There’s no question anymore: Prepaid debit cards have shifted from the fringe to the mainstream. The tipping point was Tuesday, when JPMorgan Chase & Co. announced a pilot program to launch a prepaid debit card called Liquid. It’s currently in 200 branches in two markets and will be available everywhere else this summer.
The biggest bank in the country has entered the market and — by default — the ongoing debate about the role prepaid debit cards play in consumer banking today. Wells Fargo already debuted a prepaid debit card a couple of months ago, and it’s a smart bet that other large banks will follow their lead and enter the prepaid market more aggressively.
So, should you get one?
The answer depends, to some extent, on your circumstances and preferences, and the available alternatives. To help you decide, here’s a look at some of the pros and cons.
Legal Protections (or Lack Thereof)
The drawbacks of prepaid cards fall into two categories: laws and fees. The problem with the laws is that there basically aren’t any. The prepaid debit market is virtually unregulated and there’s no legislation to protect cardholders the way there is with conventional credit cards and bank accounts. A fragmented market also means it can be hard for a person to comparison shop between cards.
The bigger players in the prepaid space are addressing these concerns to try and banish the connotation that prepaid cards only are for people on the financial margins. Nearly all extend the same consumer protections you get if your conventional debit card is lost or stolen and used fraudulently, and protect your money via FDIC insurance in the event of a bank failure.
Consumer advocates say voluntary adherence to the rules governing bank accounts is still risky, because companies can withdraw these protections in the future if they want. And consumers might assume that a prepaid debit card carries the same protection as a conventional credit or debit card without checking the fine print to make sure.
A recently released focus group study conducted by Pew Health Group found that most people aren’t wild about prepaid debit card fees, but they tend to say the fees are both smaller and better-disclosed than checking account fees, which tips the scales in favor of prepaid.
The truth of this perception depends on the card. While some cards pile on the fees for getting cash or checking your balance at an ATM, for talking to a customer service agent, and sometimes even for closing the account, others — especially newer entrants to the market — take it easy on the fees and offer customers ways to avoid them. In a recent “average use” study, nonprofit group Consumer Action found that people would pay anywhere from $10 to $27 a month, depending on which card they have. That’s around $200 a year if you pick wrong.
This is actually one really good reason to welcome Chase’s entrance into the prepaid market. While the Liquid card has a $4.95 monthly fee, most other transactions are free if customers stick to using Chase’s branch and ATM networks for transactions — which probably won’t be hard, given that there are 5,500 and 17,500 of them, respectively, in the U.S. With competition like that, fee-heavy issuers might need to dial it down a notch or risk losing their customers.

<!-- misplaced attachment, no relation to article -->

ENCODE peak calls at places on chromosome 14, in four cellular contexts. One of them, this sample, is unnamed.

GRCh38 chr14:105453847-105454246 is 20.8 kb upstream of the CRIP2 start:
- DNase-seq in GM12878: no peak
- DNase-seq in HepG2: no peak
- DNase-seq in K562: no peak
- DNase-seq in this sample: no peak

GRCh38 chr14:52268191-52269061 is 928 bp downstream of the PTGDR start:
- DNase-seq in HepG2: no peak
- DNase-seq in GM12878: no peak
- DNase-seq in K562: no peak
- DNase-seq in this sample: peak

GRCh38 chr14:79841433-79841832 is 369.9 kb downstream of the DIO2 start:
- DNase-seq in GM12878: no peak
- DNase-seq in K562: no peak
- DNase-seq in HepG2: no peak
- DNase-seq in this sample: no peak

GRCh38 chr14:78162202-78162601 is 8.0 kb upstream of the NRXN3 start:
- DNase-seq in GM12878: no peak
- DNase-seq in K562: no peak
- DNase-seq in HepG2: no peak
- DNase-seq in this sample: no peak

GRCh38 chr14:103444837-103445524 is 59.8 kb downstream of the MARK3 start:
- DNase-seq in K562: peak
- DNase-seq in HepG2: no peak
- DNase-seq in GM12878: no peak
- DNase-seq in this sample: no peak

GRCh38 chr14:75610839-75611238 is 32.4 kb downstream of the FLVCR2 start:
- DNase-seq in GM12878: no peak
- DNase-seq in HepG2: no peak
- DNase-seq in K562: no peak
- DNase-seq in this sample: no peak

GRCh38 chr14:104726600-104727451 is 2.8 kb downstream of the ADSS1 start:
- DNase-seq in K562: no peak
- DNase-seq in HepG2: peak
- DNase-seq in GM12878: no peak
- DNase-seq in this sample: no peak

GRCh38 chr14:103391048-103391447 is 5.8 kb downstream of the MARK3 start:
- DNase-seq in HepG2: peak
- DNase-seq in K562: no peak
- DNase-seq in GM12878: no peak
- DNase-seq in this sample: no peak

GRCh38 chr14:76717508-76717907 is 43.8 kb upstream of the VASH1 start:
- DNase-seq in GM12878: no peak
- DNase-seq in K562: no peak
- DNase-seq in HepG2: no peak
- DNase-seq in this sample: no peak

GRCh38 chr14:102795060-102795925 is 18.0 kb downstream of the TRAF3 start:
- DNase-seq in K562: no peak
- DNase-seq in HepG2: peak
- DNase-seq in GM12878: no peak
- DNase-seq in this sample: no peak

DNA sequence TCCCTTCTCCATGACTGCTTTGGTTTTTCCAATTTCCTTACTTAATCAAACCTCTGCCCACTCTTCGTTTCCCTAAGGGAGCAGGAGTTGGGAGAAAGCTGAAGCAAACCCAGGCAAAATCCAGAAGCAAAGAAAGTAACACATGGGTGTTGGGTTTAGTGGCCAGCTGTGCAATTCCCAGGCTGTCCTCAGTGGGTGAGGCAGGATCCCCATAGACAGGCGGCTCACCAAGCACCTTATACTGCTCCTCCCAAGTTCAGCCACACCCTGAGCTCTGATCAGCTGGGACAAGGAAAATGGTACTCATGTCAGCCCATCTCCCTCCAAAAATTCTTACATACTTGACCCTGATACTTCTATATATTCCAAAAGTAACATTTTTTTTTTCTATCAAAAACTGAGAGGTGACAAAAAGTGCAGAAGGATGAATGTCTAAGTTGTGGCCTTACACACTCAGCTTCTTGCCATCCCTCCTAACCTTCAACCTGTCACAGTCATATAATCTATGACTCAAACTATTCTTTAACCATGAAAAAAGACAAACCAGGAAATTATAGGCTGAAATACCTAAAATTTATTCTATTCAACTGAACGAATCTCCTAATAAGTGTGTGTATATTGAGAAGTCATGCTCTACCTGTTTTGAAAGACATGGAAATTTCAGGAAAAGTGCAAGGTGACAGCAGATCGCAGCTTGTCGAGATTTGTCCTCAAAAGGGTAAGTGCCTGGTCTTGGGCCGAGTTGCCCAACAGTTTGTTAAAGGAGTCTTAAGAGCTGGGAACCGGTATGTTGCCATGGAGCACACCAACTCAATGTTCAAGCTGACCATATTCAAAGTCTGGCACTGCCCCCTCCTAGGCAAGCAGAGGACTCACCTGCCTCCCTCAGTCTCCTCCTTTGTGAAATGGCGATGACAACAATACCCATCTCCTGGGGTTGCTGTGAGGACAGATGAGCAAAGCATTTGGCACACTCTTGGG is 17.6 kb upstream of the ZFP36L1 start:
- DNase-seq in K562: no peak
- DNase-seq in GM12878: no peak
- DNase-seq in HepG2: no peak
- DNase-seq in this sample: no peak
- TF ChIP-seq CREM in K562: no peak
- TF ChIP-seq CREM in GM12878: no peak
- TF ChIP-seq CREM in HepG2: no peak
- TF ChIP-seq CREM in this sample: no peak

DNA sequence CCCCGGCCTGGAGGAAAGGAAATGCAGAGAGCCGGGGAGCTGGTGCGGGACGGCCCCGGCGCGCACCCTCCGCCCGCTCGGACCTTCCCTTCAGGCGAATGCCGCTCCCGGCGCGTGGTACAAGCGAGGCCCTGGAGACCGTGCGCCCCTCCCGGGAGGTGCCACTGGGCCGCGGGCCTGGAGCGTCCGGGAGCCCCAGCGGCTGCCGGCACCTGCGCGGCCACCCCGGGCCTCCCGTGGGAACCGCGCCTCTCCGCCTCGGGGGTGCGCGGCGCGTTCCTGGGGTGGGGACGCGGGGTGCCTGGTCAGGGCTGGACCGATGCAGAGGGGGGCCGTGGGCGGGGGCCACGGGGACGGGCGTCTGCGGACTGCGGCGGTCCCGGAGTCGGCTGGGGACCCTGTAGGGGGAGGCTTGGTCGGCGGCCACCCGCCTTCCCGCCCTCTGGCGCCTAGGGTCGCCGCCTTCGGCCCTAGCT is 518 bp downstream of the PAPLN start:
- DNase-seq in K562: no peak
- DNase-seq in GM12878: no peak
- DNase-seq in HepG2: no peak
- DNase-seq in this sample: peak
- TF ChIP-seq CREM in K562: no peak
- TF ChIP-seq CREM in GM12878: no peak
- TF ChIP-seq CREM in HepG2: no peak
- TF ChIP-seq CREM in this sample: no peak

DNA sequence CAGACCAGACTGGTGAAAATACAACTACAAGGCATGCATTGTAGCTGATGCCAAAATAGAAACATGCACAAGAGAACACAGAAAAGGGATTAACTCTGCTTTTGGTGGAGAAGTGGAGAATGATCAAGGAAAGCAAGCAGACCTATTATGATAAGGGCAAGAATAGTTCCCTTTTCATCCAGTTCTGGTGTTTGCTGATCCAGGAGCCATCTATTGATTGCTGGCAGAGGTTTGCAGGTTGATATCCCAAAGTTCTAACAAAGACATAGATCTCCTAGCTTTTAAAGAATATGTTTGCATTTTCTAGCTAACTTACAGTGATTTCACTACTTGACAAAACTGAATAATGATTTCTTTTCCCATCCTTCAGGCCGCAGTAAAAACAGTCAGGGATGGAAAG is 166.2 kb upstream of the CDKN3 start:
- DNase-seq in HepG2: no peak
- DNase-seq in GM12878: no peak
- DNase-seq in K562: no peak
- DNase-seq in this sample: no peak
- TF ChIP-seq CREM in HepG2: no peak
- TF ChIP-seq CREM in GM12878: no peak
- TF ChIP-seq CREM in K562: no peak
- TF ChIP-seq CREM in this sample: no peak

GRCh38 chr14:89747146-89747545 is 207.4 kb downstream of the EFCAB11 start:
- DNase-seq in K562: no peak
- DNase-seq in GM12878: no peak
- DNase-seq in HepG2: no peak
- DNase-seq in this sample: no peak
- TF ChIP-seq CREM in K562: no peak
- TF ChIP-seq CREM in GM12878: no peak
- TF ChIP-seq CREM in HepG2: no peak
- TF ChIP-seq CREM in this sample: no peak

Two months ago, the industry group Center for Financial Services Innovation developed a model disclosure box it urges prepaid debit card issuers to adopt. The box lists common fees in plain English and displays them in a grid format that’s easy to understand. A handful of issuers, including GreenDot Corporation, which was the biggest fish in the prepaid pond until Chase came along, have adopted the disclosure box.
So, Should You Get One?
Ultimately, your decision should depend on what you’d be using it for. When prepaid debit cards first hit the market, they were pitched as alternatives for people who couldn’t qualify for a credit card. In this case, prepaid debit is a really poor substitute because the vast majority do absolutely nothing to help people build credit. If your credit stinks, save up a few hundred bucks and get a secured credit card. You’re using your own money — just like you are with a prepaid debit card — but the issuer is reporting your on-time payments to the credit bureaus, which means you can eventually “graduate” to a conventional credit card.
Some people like prepaid debit cards because they’re spending their own money — there’s no temptation to overspend and no way to run up debts. Indeed, prepaid debit is a reasonable alternative for people who really can’t control their spending, but we’d recommend they combine that card with some financial literacy education so they can work toward a point where they can use credit responsibly.
More recently, prepaid debit cards have been positioned as alternatives to high-fee checking accounts. If this is your primary motivation, there are reasons to seek better alternatives. For one thing, you can still find free checking accounts; you might have to look at smaller banks and credit unions, or have your paycheck direct-deposited every month, but they’re still out there. Second, if you never or rarely need to visit a traditional bank branch, you might want to consider opening an account at an online bank, where checking fees tend to be low or non-existent. (The biggest ones even offer their customers paper checks now.)
Interestingly, some of the participants in Pew’s focus group said they prefer prepaid cards because they simply don’t like banks. “They’re just lulling you into the sense of comfort because they’re going to whammy you with fees on the backside,” one woman commented. Given that sentiment, the question going forward is whether customers will want to buy prepaid cards from the large, mainstream banks whose high fees spurred the growth of prepaid debit cards in the first place.